Even though McLauchlan's report had a section titled "Methodology", it failed to describe the tests utilized in forming his hypothesis. The Court found that McLauchlan had formed his hypotheses through speculation, merely relying on similar damage between the exemplar and subject heat pumps, having never tested his hypothesis, instead deriving his final hypothesis from his observations of the exemplar heat pumps, rather than testing it against them. The Court determined that McLauchlan's sample size of one being insufficient to rule out an otherwise plausible hypothesis. Also, McLauchlan failed to test and exclude a plausible alternative explanation for the fire. Consequently, in excluding McLauchlan's testimony, the Court held that McLauchlan did not meet the generally accepted standards of fire investigation set out in NFPA 921 and did not satisfy the requirements of testing and ruling out other hypotheses as required by Daubert and its progeny. Since Plaintiff's other expert relied upon McLauchlan's findings in formulating his opinions, the Plaintiff's were left without an expert to testify as to causation and the Court granted defendants' motion for summary judgment.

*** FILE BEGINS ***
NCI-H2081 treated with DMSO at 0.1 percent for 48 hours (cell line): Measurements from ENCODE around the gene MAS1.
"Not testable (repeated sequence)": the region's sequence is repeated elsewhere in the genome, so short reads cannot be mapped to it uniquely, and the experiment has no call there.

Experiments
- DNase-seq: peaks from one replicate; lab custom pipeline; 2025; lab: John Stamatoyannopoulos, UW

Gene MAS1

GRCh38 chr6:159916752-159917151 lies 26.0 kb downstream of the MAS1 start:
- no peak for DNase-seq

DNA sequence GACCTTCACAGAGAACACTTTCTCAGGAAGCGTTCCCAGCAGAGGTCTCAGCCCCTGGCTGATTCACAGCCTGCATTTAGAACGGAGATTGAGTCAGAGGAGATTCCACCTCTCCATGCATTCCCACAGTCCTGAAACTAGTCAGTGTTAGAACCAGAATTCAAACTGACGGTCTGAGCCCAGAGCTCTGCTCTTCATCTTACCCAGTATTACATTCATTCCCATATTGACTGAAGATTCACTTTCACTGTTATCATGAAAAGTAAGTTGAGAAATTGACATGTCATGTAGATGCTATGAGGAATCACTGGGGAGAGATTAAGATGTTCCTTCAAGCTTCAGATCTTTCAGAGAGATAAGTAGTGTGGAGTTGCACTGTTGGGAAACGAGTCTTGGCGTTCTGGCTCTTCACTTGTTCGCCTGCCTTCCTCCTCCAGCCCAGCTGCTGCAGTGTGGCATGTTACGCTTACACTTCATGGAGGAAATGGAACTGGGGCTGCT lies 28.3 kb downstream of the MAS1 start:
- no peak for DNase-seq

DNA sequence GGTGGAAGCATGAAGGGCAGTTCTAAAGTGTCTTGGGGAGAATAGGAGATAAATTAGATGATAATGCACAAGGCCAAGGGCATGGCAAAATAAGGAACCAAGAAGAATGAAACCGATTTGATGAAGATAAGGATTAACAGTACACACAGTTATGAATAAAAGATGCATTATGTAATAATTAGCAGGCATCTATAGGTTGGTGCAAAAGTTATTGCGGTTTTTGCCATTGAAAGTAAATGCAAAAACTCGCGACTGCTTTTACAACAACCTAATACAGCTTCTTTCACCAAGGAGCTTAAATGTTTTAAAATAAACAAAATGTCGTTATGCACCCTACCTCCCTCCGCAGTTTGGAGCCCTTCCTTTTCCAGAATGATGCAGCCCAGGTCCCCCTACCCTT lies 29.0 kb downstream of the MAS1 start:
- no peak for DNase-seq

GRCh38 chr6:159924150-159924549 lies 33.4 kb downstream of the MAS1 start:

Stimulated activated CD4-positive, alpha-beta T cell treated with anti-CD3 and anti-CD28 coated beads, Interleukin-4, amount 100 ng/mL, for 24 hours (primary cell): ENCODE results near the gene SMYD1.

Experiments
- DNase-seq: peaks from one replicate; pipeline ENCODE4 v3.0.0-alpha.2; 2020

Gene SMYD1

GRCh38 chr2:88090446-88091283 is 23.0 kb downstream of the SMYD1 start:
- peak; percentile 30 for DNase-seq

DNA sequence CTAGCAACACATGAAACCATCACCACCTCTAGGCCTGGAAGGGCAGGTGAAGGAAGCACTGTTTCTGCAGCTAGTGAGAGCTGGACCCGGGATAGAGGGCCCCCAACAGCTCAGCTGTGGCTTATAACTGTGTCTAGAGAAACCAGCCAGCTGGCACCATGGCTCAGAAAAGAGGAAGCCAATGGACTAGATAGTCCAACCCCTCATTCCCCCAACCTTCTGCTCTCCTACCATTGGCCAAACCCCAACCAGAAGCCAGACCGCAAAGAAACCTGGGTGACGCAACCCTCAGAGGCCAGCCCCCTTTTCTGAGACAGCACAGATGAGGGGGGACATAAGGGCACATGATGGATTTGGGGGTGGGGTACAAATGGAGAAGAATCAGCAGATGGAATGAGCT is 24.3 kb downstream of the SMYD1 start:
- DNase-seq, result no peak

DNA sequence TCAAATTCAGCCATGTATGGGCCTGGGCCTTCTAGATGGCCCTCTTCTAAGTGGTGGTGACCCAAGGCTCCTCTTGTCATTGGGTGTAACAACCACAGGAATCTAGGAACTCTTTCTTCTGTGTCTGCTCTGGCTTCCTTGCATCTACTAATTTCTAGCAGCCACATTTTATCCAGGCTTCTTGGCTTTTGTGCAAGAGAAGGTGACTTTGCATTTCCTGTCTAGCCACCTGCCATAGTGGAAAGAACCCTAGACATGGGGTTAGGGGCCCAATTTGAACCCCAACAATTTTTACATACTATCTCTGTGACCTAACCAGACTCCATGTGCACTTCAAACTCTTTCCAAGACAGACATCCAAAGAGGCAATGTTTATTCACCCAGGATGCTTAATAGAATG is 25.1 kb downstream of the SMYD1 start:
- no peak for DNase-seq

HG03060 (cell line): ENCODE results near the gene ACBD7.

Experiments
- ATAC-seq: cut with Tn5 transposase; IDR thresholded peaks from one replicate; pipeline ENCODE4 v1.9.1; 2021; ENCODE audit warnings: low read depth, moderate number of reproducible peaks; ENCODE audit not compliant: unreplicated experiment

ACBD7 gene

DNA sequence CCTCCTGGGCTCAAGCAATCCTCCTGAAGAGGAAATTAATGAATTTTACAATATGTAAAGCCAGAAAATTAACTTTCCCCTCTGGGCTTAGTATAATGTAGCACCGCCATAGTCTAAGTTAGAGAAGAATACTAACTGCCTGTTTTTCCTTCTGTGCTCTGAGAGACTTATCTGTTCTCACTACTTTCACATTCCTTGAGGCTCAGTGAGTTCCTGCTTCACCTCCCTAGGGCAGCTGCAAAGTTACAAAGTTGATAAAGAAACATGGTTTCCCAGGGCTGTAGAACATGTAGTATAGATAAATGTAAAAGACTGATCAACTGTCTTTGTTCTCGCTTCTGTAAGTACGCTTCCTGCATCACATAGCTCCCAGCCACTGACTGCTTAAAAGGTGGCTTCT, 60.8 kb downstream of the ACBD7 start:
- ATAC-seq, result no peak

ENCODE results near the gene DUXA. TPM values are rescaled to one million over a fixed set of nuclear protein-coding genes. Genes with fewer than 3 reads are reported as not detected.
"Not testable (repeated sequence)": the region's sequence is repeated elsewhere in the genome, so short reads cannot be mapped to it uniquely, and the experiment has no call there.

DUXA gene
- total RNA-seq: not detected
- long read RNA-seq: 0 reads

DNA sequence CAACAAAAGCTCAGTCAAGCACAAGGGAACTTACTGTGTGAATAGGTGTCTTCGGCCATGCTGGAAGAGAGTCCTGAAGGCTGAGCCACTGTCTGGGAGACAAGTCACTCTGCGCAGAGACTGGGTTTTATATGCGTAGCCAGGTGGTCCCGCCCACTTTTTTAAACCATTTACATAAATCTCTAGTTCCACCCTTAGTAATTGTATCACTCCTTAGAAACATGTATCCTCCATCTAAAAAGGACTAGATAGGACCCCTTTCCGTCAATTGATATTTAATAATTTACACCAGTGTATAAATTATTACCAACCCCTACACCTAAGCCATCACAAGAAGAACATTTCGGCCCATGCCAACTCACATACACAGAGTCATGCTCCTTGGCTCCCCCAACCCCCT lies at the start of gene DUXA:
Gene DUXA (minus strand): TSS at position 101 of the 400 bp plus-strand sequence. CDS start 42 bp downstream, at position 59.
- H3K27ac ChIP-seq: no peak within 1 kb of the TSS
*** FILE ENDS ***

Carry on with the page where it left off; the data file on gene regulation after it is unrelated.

Posted by Robert Anderson on 05/29/2011 at 03:09 PM
Expert Witness Issues
Virginia Supreme Court reverses $1,750,000 jury verdict due to errors in admitting expert testimony
In CNH America, LLC v. Smith, No. 091991 (Va. Jan. 13, 2011), the Court reversed a jury verdict of $1,750,000 in a product defect case, on the grounds that the plaintiff's expert testimony was not based on an adequate foundation. The Court remanded the case for a full retrial on the merits.